TECHNOLOGY

How the Black Girl Gamers community became a lifeline


Know Jay Ann Lopez She can do better. She was in college, and two of her friends were racking up views on YouTube with a gaming channel that was abusive at worst, mediocre at best. They used African American English slang for cool points, made jokes that turned femininity into a punchline, and generally came up with one cliched thing after another. Watching them gain fame was frustrating. Lopez decided it was time to start her own channel. What I created has evolved into a platform that connects black female gamers around the world.

Born and raised in London, Lopez She started playing video games when she was just 6 years old, after receiving her first console, the Nintendo, from her uncle. She was addicted, but rarely saw herself as an actress – as with films and television. “On screen, I rarely saw black characters. When I did, they were there for comedic relief. They were the macho black guy or the black woman with a behavior problem, or the rude black woman,” she recalls. ‘Growed up with an absence [Black characters] In the games that I loved, she made me feel like playing wasn’t right for me.” Lopez tried to find a place in gaming through her YouTube channel, but eventually gave up. I was upset, ostracized, and invisible – and there were plenty of gamers just like her.

In October 2015, Lopez started black girl players, a channel on Twitch that has since become a safe online space and platform to increase the visibility of black women in gaming. BGG currently has more than 7000 members in her Facebook group And about 35,000 followers on Twitch. The group runs IRL events and creates online content to support diversity in the gaming industry. What started as a small Facebook page with four community managers, has evolved into a dedicated and growing Twitch channel with 184 team members. The organization now offers events, workshops, counseling, mentorship opportunities, and a talent agency for signage representation. Recently, the group partnered with Facebook Reality Labs to provide members with a three-month mentorship program for commercial roles in augmented and virtual reality.

according to Entertainment Software Association (ESA), there are currently about 227 million gamers in the United States. The majority of these players are white (73 percent) and identify as male (55 percent). For players who are not in those groups, playing it is not easy. a Study 2020 by the Anti-Defamation League It found that 64 percent of US online multiplayer gamers between the ages of 18 and 45 have experienced some form of harassment, with the majority of such harassment related to gender, race/ethnicity, sexual orientation, religion, or ability. “Women and girls don’t play as much as men and boys do and not because of a lack of interest or ability,” she says Rabindra (Ruby) RattanAssociate Professor of Media and Information at Michigan State University. “Despite the stereotype that women and girls are not as good as men and boys in games, when we look at increasing skill over time, women and girls do.” Ratan Research, which focuses on Harassment in gaming culture, shows that women do not spend much time playing due to the toxicity they are exposed to on online platforms.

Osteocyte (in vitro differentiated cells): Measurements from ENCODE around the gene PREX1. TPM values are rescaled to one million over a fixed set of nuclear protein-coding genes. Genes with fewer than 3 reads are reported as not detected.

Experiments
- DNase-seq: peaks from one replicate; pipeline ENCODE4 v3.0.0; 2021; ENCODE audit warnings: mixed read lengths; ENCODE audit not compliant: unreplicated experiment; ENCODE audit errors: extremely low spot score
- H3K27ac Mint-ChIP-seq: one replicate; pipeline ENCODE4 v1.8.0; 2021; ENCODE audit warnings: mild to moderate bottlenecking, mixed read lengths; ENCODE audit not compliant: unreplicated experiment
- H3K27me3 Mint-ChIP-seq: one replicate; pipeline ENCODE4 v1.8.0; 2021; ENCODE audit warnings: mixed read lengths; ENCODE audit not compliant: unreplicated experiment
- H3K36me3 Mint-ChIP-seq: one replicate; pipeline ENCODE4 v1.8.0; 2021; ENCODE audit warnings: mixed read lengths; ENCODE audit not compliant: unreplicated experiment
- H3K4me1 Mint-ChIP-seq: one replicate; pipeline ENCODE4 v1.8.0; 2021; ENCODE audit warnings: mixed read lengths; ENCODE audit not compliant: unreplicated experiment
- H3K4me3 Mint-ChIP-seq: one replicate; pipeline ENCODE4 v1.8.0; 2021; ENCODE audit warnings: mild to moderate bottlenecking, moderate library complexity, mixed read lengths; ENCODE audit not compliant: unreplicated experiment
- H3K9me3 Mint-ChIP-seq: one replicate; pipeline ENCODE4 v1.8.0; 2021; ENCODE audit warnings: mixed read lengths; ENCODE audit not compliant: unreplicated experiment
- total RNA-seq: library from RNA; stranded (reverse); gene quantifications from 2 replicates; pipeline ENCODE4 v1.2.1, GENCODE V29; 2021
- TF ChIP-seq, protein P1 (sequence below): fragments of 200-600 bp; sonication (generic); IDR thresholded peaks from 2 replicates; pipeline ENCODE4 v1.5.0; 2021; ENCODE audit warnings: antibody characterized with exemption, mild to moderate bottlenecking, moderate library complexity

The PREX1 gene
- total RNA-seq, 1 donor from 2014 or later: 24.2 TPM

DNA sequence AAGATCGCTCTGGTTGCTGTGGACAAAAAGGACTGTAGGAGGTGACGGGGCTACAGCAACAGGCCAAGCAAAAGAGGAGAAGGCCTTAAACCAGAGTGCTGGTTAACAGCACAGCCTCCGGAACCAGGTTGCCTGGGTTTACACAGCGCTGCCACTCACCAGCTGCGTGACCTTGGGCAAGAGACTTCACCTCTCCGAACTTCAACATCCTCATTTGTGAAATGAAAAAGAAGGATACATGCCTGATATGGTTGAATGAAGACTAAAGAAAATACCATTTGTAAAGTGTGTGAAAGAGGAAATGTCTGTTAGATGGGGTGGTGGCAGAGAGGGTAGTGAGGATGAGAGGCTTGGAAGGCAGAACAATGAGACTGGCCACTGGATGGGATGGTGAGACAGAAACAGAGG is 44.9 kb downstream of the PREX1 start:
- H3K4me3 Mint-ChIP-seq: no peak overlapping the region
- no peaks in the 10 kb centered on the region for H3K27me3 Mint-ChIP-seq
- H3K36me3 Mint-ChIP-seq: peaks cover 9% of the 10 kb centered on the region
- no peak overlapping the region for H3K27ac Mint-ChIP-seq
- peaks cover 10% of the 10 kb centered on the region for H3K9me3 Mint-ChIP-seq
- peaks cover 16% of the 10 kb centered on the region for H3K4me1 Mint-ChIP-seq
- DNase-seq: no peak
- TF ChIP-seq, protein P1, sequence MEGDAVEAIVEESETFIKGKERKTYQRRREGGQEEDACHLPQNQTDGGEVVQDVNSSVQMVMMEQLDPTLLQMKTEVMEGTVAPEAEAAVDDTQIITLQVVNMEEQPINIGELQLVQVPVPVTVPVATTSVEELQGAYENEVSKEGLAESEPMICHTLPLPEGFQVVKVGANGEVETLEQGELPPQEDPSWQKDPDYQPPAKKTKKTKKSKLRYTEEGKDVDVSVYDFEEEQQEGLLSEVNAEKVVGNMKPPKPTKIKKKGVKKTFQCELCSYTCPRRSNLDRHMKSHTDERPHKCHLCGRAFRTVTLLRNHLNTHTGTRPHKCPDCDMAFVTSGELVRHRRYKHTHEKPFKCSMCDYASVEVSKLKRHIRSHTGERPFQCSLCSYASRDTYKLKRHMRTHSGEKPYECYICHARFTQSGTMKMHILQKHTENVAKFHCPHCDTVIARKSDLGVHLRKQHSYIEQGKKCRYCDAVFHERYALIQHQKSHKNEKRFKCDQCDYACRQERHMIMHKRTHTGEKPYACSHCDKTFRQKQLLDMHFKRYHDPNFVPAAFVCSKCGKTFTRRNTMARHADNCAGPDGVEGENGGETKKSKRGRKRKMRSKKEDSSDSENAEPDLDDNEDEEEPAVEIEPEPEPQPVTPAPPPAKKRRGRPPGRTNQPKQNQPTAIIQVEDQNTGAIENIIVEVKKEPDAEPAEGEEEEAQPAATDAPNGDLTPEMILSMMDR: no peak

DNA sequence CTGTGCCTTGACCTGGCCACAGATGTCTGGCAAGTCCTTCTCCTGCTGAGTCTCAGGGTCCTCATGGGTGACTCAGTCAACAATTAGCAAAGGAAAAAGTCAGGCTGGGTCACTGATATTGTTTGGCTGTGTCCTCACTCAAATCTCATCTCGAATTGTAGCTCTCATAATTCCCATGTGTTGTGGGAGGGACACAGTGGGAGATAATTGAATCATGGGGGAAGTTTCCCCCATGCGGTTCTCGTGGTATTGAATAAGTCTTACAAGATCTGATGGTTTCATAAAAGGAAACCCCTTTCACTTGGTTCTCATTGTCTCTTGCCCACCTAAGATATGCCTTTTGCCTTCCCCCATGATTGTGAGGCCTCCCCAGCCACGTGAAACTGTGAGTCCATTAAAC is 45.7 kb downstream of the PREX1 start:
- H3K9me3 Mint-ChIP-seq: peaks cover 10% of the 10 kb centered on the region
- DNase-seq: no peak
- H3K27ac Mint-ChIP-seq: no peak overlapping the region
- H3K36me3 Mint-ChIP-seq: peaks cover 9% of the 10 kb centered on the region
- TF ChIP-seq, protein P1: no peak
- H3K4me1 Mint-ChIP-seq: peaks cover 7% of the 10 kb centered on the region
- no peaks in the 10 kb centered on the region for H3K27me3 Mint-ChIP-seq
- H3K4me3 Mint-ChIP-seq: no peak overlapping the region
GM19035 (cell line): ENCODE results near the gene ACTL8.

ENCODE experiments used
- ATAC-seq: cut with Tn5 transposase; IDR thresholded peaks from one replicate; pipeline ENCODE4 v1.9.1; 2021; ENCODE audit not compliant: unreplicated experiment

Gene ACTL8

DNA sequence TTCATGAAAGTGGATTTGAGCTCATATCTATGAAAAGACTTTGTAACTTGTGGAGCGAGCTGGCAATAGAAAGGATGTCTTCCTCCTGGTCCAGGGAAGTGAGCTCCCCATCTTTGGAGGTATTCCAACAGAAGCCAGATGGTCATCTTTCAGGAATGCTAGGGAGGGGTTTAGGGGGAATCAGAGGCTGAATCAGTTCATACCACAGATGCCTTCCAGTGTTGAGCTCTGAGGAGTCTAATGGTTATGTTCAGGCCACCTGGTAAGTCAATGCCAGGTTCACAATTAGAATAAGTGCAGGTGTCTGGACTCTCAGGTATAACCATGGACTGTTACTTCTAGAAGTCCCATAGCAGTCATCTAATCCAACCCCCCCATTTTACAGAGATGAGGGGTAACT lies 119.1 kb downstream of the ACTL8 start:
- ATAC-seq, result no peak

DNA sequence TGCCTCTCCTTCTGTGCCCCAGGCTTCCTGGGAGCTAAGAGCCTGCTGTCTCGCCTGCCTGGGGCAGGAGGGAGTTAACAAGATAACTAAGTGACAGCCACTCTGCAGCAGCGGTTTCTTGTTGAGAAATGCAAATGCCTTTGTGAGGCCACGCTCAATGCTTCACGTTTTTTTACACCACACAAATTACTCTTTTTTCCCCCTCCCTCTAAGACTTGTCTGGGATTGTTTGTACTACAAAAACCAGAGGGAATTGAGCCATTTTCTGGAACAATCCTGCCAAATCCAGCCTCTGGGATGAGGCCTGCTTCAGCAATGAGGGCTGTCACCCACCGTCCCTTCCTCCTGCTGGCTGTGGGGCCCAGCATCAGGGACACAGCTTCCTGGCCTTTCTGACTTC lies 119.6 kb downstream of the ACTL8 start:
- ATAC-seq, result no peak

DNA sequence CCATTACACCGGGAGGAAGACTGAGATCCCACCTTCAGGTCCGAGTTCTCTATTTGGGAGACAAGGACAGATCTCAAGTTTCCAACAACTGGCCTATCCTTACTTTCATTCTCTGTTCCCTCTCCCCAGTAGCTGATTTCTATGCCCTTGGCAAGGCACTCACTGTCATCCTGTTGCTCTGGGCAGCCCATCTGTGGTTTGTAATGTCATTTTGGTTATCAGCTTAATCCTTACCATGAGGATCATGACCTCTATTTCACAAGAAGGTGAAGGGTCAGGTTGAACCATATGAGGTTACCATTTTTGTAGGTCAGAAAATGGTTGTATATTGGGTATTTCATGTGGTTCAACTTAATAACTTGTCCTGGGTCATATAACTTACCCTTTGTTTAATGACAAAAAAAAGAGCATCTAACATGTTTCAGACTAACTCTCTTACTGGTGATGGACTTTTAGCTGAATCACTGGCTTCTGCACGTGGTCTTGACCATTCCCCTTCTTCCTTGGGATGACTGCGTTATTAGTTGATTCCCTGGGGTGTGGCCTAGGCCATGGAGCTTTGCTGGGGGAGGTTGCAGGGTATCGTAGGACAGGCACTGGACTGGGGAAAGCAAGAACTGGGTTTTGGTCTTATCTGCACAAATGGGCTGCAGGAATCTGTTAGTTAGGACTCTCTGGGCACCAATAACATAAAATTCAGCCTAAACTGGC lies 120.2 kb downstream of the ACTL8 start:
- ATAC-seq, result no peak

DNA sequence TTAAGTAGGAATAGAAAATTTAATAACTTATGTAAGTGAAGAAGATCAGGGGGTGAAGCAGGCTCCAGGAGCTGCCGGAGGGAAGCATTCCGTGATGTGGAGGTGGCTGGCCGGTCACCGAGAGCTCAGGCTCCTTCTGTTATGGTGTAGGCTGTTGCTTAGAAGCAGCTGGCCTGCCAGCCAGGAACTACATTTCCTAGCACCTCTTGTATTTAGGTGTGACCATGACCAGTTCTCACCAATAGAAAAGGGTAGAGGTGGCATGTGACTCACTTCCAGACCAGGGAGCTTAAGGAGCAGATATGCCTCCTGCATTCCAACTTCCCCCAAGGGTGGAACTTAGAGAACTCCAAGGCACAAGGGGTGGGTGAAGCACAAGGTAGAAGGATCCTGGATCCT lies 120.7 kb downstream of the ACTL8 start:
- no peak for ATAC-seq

And it’s not just harassment. Black female players are also subject to what’s known as stereotype threat, which Rattan describes as “the idea that when you’re reminded of a stereotype that applies to your group, you are more likely to fit in with that group as long as the reminder is subtle.” It’s the kind of thing that doesn’t lead Not only does black women perform poorly in games, it can also cause many to eventually move away from technical careers or STEM fields. Black female athletes also face double discrimination of racism and misogyny, while simultaneously dealing with a backlash for trying to cure them. “When we started BGG, people were always saying, ‘Why do you need a page for black girl players? what if i did [one for] White male players? ‘ says Lopez. ‘If I had a pound every time someone said [that] I’ll be rich now.” As Black Girl Gamers grew, it became more and more clear exactly why they were so important.

When it started, BGG was among the first Twitch channels to feature a variety of streamers rather than one person being the only face, an approach that has become familiar ever since. Having multiple streaming devices allows for more collaboration, and when a particular player is offline, BGG uses it stream team, a list of personal accounts of group members which gives individuals a chance to learn more about BGG and connect with individual live broadcasters who are broadcasting live on their own channels. While Lopez is the foundation of the organization, they are not strict in how the community is run or the games that can be played. These choices are made collectively by members of the broadcast team, and this freedom of choice hardly goes unnoticed.

In 2018, in Twitchcon, a conference for Twitch Streamers, “A white woman came up to me. She told me ‘I love what you’re doing with BGG, but I noticed you like playing violent games,'” Lopez recalls. She was struggling to figure out what it was. Much like in movies and music, Lopez realizes that everyone has their own taste in video games, but assuming a link between racing and game preferences couldn’t be further from the truth. “Black women play all kinds of games,” she says.



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